Linked by David Adams on Fri 18th Jun 2010 19:17 UTC
Linux Linux Magazine has a profile of Daniel Fore and the Elementary project. Elementary is a Linux distro that's committed to a clean and simple user experience, but it's more than a distro - it's actually a multi-pronged effort to make improvements to the user experience for a whole ecosystem of components, including icons, a GTK theme, Midori improvements, Nautilus, and even Firefox. The work that elementary is doing isn't limited to their own distro, and some of their work is available in current, and perhaps future, Ubuntu releases. The results are really striking, and I think it's probably the handsomest Linux UI I've ever seen.
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by reez on Fri 18th Jun 2010 23:38 UTC
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The problem is they are all copying. While it is nice to have an interface you can use, because you already know it it isn't really something that makes desktop users switching. Both Windows and OS X have always been copied. The two usually interesting things for the average desktop user I know are it's security and the fact that it's free. It has been faster (from the view of a desktop user, so I'm speaking of responsiveness), but I think Windows 7 pretty much changed this. They are now both responsive enough.

The real problem is the same as it has always been. A user can't use the (very same!) application he used to use on Windows. This does change with web applications and the browser being the primary application nowadays. So I think Mozilla Firefox is something that makes people switch. Nut not all applications run in your browser (yet?), so if you want to increase the market share one should care that many software vendors build native applications and every windows application runs using wine.

But honestly I don't really care which OS people use ;)

Reply Score: 1

RE: Copying
by Darkmage on Fri 18th Jun 2010 23:49 in reply to "Copying"
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If you're going to copy osx, at least do it right. Use gnustep/etoile and finish the damn APIs. Get all the open source osx software ported to linux, by that point your api's should be close enough to osx to get a lot of the professional mac software ported. Sure you'll never get apple porting apps but you can still get to a very usable system point. Might even get Adobe porting if you do a good enough job.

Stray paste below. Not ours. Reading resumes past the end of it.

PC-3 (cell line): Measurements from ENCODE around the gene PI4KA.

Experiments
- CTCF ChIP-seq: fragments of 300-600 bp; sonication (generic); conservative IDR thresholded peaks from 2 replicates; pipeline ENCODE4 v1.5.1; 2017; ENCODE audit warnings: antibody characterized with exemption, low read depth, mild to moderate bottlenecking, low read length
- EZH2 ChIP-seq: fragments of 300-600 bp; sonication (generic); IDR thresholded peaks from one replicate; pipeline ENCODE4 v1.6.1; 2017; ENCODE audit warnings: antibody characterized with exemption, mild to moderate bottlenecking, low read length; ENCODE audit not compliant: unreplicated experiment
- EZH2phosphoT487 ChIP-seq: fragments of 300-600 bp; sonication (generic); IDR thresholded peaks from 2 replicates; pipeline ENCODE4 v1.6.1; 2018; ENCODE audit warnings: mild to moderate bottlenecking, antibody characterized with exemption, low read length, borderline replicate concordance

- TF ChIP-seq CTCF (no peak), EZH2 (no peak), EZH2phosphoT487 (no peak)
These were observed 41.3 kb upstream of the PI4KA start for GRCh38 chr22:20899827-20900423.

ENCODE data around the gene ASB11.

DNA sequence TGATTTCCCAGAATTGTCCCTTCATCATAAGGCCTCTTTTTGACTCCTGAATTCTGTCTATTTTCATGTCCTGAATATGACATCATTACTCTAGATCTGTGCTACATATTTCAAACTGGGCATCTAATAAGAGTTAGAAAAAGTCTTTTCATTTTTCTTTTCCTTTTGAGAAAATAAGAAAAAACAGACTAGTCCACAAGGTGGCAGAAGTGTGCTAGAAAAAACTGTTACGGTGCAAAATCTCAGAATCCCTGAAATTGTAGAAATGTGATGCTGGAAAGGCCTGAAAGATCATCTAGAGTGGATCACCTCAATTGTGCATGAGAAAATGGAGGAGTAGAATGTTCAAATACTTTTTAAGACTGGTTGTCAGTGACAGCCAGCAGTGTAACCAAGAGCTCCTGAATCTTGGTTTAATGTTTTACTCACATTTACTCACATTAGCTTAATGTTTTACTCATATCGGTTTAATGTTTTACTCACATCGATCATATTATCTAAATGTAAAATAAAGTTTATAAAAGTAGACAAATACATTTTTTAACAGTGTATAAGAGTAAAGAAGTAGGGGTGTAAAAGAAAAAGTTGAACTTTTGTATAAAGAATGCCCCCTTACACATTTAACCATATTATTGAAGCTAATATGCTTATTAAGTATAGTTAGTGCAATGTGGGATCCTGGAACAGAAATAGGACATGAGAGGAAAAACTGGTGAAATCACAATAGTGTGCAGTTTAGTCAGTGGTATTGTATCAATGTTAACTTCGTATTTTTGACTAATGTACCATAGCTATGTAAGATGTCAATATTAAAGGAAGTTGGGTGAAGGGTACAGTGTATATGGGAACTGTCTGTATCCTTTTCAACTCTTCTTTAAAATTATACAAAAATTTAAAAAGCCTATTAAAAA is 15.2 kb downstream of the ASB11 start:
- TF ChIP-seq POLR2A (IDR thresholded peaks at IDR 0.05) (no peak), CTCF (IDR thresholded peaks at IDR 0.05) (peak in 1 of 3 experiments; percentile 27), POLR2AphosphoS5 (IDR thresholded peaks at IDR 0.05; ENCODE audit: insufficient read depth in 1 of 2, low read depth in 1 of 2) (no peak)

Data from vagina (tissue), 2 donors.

There's 200,000 iphone/ipad developers, hitting them up for code on linux would be a decent way to expand the developerbase of linux. Plus there's a bunch of cool toys we could get ported. ATM GNUStep is working on porting coregraphics to linux. Would be interesting if linux could run most iphone/ipad apps.

Edited 2010-06-18 23:53 UTC

Reply Parent Score: 5

RE[2]: Copying
by MacMan on Sat 19th Jun 2010 03:31 in reply to "RE: Copying"
MacMan Member since:

Finishing GnuSTEP would be nice, but I don't think its ever going to happen. I tried GnuSTEP (Ubuntu 10.04, installed from Synaptic) a few weeks ago, and it is an absolute disaster. Its still about 5% there, I really can't tell what has changed since freaking 1996 or 1997 when I tried it last. WTF have the GnuSTEP devs don in 14 freaking years???

There might be some hope for a new re-implementation of the Cocoa apis called cocotron:

In a few years he's done more that GnuSTEP has in its entire history.

Cocoa really is a wonderful toolkit, it should be easy to wrap it around GTK or Win32, no idea why GnuSTEP wants to roll its own rendering layer.

So, yeh, it would be my dream to have a 100% free, open source OSX compatible OS, if that ever happens, I doubt GnuSTEP will have had any part in it.

Reply Parent Score: 5

RE[2]: Copying
by vivainio on Sat 19th Jun 2010 06:40 in reply to "RE: Copying"
vivainio Member since:

There's 200,000 iphone/ipad developers, hitting them up for code on linux would be a decent way to expand the developerbase of linux.

We have Mono already, and it seems gazillions of Windows developers didn't suddenly start writing Linux applications.

BTW, how do the GNUStep guys feel about recent actions of Apple? Do they still feel objc ecosystem is something they want to support on their volunteer time?

Reply Parent Score: 3